So energy is preserved, but its order decreases. That is, unless we add energy to the system.
It’s a hot summer day. To cool down your living room, fuel in a distant power plant is burned to energize your air conditioning. Place a hand on either side of the AC unit; again we find entropy in action, albeit at a smaller scale. When we build the next great cathedral, joules of some kind will go to waste as we lift the stone to craft the spire. It is only from the calories Sysiphus consumed that he is able to push a boulder up the mountain in the first place
Energy is never actually “produced.” It is refined. This refinement is a local reduction of entropy; while even more entropy (waste heat) is shed elsewhere. Energy technologies make this possible. As the above examples illustrate, energy can be more or less easy to use. To this end, we have developed a global apparatus of infrastructure to channel energy into more servile forms. This already happens today, everywhere around us.
The gas in your car is the end product of a long supply chain. The hydrocarbon is extracted, refined, and transported to where you want it, when you want it; much heat is shed in the process. Your “renewables” are no different; minerals extracted from around the world shipped via diesel freighter to coal-powered factories where they’re fashioned into panels and blades to catch diffuse sunshine or the intermittent breeze, shipped again via hydrocarbons to a site near you, where it converts a fraction of that “renewable” energy to electricity, at least part of the time, until they need to be replaced. Again much heat is shed in the process, and much carbon as well (to say nothing of forced labor). This too is a dirty little secret of the green movement: the West is not eliminating carbon emissions, just outsourcing them. The entropy must go somewhere.
The telos of these technologies is to channel energy to our benefit. Since man first harnessed fire, we have continued to tinker, finding better and better tools to do so. These tools and the knowledge of how to apply them are the key differences between Alexander the Great walking past a curious black liquid oozing from the earth and the multi-trillion dollar hydrocarbon industry today. In that time and because of these energy technologies, we have grown from being able to support some 200 million human lives to 8 billion.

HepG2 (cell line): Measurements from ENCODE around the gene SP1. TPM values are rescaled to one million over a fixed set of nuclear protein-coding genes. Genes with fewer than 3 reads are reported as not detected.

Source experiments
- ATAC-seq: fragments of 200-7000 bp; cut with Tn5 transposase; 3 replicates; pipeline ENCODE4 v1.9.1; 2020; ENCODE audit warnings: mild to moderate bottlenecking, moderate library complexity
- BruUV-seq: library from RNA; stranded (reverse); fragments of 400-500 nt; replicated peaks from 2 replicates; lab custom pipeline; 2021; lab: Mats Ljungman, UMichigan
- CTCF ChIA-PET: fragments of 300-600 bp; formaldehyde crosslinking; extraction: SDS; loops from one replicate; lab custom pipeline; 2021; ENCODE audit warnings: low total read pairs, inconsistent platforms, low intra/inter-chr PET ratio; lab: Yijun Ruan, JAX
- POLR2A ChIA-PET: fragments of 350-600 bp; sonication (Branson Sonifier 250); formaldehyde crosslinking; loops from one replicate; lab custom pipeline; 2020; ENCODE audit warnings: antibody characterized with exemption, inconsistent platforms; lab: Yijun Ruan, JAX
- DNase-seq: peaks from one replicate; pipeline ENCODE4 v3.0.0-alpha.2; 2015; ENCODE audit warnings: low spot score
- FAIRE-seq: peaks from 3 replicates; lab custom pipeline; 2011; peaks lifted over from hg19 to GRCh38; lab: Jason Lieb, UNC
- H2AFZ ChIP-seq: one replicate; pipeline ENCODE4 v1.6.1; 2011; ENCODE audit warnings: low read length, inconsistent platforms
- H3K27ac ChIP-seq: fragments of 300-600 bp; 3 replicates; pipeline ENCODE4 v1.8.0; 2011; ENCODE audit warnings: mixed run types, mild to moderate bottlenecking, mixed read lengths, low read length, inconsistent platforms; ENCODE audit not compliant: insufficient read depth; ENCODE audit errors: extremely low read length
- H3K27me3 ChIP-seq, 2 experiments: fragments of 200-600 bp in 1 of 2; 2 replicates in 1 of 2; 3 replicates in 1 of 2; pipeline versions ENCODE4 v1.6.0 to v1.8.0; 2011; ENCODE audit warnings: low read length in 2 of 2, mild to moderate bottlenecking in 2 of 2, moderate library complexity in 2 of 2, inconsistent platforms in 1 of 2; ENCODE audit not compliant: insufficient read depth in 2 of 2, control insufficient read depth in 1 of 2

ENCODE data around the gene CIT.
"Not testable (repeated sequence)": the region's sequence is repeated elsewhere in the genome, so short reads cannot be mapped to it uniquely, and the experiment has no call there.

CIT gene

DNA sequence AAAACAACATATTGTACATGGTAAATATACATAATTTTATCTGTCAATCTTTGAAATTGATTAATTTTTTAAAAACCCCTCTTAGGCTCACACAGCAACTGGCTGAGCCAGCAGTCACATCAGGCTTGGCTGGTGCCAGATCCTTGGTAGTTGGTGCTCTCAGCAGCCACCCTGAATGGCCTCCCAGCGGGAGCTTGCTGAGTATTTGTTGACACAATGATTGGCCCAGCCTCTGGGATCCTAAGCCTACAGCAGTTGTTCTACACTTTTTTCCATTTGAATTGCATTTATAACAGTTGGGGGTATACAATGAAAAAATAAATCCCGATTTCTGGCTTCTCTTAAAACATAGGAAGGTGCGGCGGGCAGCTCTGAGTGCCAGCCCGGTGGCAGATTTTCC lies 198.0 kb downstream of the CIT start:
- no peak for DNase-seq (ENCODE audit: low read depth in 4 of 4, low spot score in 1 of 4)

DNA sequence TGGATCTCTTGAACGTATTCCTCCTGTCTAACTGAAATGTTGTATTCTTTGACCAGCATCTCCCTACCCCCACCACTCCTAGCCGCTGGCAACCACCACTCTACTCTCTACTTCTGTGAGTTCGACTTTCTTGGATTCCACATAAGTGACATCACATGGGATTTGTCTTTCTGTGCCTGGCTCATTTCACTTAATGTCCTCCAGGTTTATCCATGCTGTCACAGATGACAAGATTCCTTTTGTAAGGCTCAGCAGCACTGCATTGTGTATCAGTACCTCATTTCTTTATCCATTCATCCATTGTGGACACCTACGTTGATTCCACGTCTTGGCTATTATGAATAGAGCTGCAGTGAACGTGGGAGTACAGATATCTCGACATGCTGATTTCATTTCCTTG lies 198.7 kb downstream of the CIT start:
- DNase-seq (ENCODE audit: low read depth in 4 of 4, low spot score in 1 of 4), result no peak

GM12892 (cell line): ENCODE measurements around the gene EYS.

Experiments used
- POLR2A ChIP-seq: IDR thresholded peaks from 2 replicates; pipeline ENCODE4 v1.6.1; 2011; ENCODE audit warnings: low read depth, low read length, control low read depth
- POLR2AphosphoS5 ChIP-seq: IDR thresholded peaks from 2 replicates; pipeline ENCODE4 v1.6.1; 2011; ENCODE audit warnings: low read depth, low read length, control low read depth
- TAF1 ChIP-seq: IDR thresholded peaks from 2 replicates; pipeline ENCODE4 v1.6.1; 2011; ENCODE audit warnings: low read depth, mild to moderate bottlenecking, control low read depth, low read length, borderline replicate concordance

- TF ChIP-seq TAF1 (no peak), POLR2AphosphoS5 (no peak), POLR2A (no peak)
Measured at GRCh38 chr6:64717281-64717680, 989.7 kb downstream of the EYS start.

The lens of entropy can also be applied to these energy resources themselves (both technologies and fuels). Some are inherently lower entropy than others. Lower entropy in two senses: density and control.
Density: if entropy tells us how the energy of a system is distributed among its parts, then dense energy resources are inherently lower entropy. Density can be defined in multiple ways, but the two most relevant are the energy content per unit of mass (joules / kilogram) and the rate of energy flow per unit of land use (watts / meter2). A kilogram of wood contains 16 megajoules of energy. That same mass of natural gas, 55 megajoules. A kilogram of Uranium-235, however, contains 3,900,000 megajoules, or 3.9 terajoules. In terms of land use, the last nuclear power plant in California, Diablo Canyon, utilizes 12 acres to produce an average of 2.0 GW (6% of the state’s electricity generation). The state’s largest wind farm, Alta Energy Wind Center, is spread across 32 thousand acres and produces less than 1/5 the kilowatt-hours.
Control: the extent to which we can dispatch the energy resource also relates to entropy. Nuclear power plants can be energized on demand; but we cannot call on the wind to blow. Alta Energy Wind Center boasts an average capacity factor of less than 25% (meaning despite its 1.6GW nameplate capacity, the production of the wind farm averages less than 0.4MW over the course of the year). Diablo Canyon on the other hand maintains an average capacity factor of ~90%. It’s no surprise grids often maintain substantial back-up generation just in case these intermittent resources fail to deliver. But more on randomness and entropy later.